To ensure that nothing gets missed, you should appoint someone to take the notes for your brainstorming session. It’s usually best if this person isn’t taking part in the brainstorming, as they might get too distracted. If this isn’t possible, appoint a primary and secondary notetaker. This will allow them to take turns when the other is discussing their own ideas.

If you’re conducting a virtual brainstorming session, you could forgo a notetaker altogether and simply record the meeting. You’d then have to get someone to transcribe it, of course, but it means that everyone there is paying close attention to what’s being said.

Set a strict time limit

Though you don’t want to get too militant about it, brainstorming sessions always work better when there’s a time limit. When people know they have a strict deadline, they tend to buckle down and avoid going off on tangents. Though it will depend on how frequently you brainstorm and what people’s schedules are like, you’ll want to stick to somewhere in the 30 to 60 minute margin.

If you’re conducting a session with people you don’t see regularly, you might want to consider adding a ten minute section at the beginning or end of the session so that you can catch up. Not only will this help with team building, it will also make it easier for people to separate work discussions from personal discussions.


Woman writing and putting notes on whiteboardImage source: MING Labs (via Unsplash)

Ask for everyone’s undivided attention

When you’re in the middle of generating ideas that could take your content and marketing strategies to the next level, the last thing you want is to be interrupted by an impromptu Slack message or email notification.

So, if you can, ask everyone involved to mute their notifications and ignore their emails for the duration of the session. Given that you’re working within a limited timeframe, your team members shouldn’t miss anything important. If that is a concern, however, tell them to set up notifications for important clients.

Let everyone have their turn

Every team in the world has at least one or two members who hog the microphone, so to speak, during group discussions. To ensure that everyone has the opportunity to put their ideas forward, you should implement a turn-taking policy.

Enforced by the mediator, this policy will reduce the chances of people talking over one another and keep the waffling to a minimum—when people know they’ve got a limited time to talk, they’re more likely to get straight to the point.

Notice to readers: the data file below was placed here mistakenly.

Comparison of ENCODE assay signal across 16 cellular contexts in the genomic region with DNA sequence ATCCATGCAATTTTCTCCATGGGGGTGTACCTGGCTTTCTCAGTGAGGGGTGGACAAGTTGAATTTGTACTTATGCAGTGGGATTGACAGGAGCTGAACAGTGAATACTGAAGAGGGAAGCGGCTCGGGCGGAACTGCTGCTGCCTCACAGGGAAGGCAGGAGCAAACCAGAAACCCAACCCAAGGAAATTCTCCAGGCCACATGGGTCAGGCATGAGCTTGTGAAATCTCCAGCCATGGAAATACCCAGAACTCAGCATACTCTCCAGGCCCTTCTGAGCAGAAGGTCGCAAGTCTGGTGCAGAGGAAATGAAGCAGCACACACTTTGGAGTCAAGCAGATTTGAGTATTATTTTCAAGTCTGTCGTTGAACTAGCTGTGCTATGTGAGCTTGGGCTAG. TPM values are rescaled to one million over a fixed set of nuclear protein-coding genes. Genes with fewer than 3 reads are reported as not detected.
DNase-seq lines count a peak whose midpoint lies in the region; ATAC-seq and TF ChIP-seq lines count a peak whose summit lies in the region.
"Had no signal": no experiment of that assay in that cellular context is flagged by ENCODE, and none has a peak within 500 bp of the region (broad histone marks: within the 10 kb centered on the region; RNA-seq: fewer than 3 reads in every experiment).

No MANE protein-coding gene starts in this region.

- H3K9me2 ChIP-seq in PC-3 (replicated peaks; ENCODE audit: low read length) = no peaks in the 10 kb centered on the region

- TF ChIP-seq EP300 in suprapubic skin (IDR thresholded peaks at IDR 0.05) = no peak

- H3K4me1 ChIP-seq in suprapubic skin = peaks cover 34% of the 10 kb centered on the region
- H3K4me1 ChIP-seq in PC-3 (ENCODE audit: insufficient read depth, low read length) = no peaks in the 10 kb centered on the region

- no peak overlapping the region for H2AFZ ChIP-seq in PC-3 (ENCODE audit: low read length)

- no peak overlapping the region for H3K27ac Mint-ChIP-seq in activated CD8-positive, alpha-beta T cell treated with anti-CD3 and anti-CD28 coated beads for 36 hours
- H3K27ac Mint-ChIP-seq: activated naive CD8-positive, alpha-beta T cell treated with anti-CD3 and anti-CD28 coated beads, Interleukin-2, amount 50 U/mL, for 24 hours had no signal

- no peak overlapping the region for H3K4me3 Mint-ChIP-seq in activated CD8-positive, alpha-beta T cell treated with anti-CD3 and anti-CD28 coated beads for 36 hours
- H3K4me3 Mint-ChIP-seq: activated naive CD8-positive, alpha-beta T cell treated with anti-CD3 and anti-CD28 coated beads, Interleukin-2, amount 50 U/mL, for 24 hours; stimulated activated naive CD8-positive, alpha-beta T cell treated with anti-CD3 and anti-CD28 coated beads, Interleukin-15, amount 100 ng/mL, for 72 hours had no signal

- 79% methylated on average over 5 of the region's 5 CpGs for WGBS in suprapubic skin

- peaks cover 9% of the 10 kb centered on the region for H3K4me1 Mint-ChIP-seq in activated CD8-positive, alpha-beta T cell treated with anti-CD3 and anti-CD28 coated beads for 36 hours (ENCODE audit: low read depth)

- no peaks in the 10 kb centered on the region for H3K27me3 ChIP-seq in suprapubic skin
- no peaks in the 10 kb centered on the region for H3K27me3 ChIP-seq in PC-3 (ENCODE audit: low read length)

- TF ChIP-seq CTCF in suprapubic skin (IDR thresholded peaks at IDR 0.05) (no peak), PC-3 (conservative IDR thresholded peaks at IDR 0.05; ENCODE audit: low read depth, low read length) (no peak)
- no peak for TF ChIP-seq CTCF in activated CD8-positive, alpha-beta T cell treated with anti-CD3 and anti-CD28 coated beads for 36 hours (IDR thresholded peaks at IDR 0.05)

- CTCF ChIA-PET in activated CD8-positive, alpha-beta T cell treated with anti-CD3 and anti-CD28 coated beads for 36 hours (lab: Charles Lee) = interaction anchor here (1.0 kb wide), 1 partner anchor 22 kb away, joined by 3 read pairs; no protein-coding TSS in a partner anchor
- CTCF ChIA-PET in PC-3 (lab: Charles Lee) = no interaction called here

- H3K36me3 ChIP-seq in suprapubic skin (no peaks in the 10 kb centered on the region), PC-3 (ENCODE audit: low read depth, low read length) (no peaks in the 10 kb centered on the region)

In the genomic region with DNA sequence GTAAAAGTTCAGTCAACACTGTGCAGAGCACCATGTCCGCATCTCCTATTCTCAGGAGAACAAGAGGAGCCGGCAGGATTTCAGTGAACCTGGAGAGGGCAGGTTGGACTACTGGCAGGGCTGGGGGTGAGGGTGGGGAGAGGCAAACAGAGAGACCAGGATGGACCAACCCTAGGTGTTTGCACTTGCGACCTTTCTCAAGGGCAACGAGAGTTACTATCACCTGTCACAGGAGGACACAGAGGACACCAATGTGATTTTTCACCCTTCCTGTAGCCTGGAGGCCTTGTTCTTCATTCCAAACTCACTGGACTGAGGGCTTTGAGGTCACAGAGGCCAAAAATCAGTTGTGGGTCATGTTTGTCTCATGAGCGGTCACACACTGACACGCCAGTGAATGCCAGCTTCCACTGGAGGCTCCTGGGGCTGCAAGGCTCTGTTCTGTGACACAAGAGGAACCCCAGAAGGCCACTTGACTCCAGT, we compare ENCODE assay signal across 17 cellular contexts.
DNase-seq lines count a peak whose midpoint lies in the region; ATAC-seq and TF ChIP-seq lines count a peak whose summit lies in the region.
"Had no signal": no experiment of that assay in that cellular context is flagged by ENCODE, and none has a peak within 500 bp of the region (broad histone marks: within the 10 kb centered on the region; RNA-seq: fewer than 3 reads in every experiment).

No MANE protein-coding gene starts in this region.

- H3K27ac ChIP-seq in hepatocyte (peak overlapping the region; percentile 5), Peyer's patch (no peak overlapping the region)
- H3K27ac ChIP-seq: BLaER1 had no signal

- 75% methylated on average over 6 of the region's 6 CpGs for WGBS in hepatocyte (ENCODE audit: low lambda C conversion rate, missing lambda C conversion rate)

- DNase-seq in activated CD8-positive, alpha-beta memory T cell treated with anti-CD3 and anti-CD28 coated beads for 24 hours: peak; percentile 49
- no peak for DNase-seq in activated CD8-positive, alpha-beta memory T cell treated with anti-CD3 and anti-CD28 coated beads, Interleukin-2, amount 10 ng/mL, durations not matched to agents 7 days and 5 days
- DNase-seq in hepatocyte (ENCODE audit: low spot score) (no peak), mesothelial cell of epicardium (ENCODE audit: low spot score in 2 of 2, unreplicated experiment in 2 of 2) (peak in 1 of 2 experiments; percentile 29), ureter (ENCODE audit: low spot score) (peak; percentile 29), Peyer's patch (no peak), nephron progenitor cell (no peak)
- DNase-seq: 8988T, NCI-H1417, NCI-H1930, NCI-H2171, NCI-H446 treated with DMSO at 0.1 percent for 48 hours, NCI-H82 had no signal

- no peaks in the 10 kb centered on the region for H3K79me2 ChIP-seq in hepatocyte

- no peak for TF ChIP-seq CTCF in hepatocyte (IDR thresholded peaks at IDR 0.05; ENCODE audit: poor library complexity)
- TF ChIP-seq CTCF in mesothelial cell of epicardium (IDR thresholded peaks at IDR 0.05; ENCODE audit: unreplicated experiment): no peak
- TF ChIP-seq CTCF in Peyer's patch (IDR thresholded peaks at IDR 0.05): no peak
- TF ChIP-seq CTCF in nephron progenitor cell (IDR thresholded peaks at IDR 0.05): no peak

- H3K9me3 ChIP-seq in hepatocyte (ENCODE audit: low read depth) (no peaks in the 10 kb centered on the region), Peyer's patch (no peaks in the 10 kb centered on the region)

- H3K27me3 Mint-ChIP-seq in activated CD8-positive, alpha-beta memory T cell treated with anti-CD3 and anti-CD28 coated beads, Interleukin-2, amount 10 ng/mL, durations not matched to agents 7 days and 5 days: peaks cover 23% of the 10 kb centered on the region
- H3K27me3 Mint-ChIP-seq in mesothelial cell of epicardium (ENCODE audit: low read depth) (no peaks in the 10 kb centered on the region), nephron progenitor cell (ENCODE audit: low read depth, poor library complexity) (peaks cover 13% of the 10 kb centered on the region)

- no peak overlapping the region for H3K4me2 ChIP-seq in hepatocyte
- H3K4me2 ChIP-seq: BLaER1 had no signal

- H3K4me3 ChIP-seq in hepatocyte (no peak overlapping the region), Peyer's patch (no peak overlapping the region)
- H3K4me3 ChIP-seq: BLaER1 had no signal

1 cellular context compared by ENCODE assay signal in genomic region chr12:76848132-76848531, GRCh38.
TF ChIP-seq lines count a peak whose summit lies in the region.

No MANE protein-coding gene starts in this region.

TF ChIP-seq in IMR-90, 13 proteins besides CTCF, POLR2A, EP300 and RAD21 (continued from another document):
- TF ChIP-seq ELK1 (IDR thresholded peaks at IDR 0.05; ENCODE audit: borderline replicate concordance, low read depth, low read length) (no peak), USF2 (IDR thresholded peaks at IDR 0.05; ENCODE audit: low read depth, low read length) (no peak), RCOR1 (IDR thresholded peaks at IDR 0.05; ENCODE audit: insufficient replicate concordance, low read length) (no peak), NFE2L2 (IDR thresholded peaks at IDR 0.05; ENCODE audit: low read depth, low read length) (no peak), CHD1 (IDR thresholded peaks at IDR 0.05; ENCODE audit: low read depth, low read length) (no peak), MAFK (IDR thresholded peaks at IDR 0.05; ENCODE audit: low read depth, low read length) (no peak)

If you’re doing this virtually, it might be a good idea to ask the mediator to keep people on mute until it’s their turn, to avoid any interruptions.

Break things up

If you’re working with a team of over eight people, you might want to consider breaking everyone up into smaller groups for part of the brainstorming session. Tell them to spend ten minutes discussing their ideas, before bringing them all back together to share.

This approach can help you to reduce the chances of people talking over one another and can also help to encourage people to talk if they feel uncomfortable in larger groups.

If you’re working virtually, Google Meet and Zoom enable you to use breakout rooms which allow moderators to divide participants into smaller groups.

Be supportive

If you want to create an environment where people and ideas thrive, you need to be very careful about the way in which you (and your team) critique each other’s ideas. If you thoughtlessly throw someone’s idea in the metaphorical bin, you run the risk of hurting their feelings and putting them off participating ever again.

Unless someone is pushing for an idea that isn’t relevant to the agenda, or goes against your budgetary constraints, you might want to follow the ‘no idea is a bad idea’ approach. Just because you’re not keen on an idea doesn’t mean that it can’t be improved or expanded upon.

You’ve also got to bear in mind that this is just a brainstorming session. Once you’ve got all of your ideas, you’ll have to set up an evaluation process to sift through your list and decide which ones are actually worth pursuing.

Don’t be afraid of silence

When you think of brainstorming, you probably imagine a room full of people talking non-stop—bouncing off one another with bigger and better ideas. In reality, however, you’re likely to face a few moments of pure silence during your session.

Awkward, right? Not necessarily! Silence is very common during brainstorming sessions and often occurs because people are mulling over what’s been said. Instead of piping up, sit still and let it happen. This will give everyone a chance to develop their ideas.